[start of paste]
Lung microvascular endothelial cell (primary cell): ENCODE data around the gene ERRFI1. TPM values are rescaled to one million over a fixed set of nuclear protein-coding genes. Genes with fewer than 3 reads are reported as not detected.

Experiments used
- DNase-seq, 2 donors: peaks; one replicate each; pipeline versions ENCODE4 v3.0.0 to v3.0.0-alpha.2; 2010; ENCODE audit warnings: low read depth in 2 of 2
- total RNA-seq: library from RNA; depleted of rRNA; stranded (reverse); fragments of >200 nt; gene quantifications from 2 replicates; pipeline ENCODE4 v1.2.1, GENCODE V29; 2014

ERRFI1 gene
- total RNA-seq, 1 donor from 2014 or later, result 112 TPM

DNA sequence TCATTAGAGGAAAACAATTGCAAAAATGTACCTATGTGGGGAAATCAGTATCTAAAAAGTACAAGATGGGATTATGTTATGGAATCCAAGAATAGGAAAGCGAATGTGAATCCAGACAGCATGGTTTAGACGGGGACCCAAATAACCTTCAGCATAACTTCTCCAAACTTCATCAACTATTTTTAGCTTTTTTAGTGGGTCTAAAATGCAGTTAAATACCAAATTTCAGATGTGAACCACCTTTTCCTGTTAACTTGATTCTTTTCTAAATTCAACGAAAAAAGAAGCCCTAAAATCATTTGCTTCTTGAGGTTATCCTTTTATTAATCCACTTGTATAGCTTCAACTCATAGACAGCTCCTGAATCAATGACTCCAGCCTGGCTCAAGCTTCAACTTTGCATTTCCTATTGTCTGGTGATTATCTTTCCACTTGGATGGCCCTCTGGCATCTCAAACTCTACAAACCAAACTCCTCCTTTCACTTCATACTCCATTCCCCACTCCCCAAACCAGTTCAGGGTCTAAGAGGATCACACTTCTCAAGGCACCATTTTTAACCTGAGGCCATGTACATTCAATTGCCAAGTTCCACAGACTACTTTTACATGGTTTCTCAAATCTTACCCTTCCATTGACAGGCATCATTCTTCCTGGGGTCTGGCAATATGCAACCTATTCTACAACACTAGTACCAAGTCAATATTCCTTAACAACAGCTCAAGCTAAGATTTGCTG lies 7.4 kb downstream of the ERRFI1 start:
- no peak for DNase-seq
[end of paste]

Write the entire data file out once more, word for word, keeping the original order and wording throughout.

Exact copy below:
Lung microvascular endothelial cell (primary cell): ENCODE data around the gene ERRFI1. TPM values are rescaled to one million over a fixed set of nuclear protein-coding genes. Genes with fewer than 3 reads are reported as not detected.

Experiments used
- DNase-seq, 2 donors: peaks; one replicate each; pipeline versions ENCODE4 v3.0.0 to v3.0.0-alpha.2; 2010; ENCODE audit warnings: low read depth in 2 of 2
- total RNA-seq: library from RNA; depleted of rRNA; stranded (reverse); fragments of >200 nt; gene quantifications from 2 replicates; pipeline ENCODE4 v1.2.1, GENCODE V29; 2014

ERRFI1 gene
- total RNA-seq, 1 donor from 2014 or later, result 112 TPM

DNA sequence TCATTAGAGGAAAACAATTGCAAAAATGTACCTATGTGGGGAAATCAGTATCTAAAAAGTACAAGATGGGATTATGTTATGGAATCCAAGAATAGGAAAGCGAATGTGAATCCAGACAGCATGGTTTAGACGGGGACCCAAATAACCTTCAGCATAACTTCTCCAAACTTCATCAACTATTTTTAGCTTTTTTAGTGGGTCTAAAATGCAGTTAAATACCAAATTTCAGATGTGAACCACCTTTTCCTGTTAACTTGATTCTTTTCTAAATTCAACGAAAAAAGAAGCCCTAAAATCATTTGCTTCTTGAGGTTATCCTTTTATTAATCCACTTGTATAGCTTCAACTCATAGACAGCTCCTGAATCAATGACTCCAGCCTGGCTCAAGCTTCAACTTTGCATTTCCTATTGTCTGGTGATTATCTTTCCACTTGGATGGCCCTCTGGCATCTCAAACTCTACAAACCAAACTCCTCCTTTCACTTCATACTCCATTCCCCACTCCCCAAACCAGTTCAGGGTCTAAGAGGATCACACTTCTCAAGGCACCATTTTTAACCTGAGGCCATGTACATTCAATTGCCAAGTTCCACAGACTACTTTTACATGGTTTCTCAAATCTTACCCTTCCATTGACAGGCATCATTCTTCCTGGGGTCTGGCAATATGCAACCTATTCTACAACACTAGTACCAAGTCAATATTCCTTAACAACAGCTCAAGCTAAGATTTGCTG lies 7.4 kb downstream of the ERRFI1 start:
- no peak for DNase-seq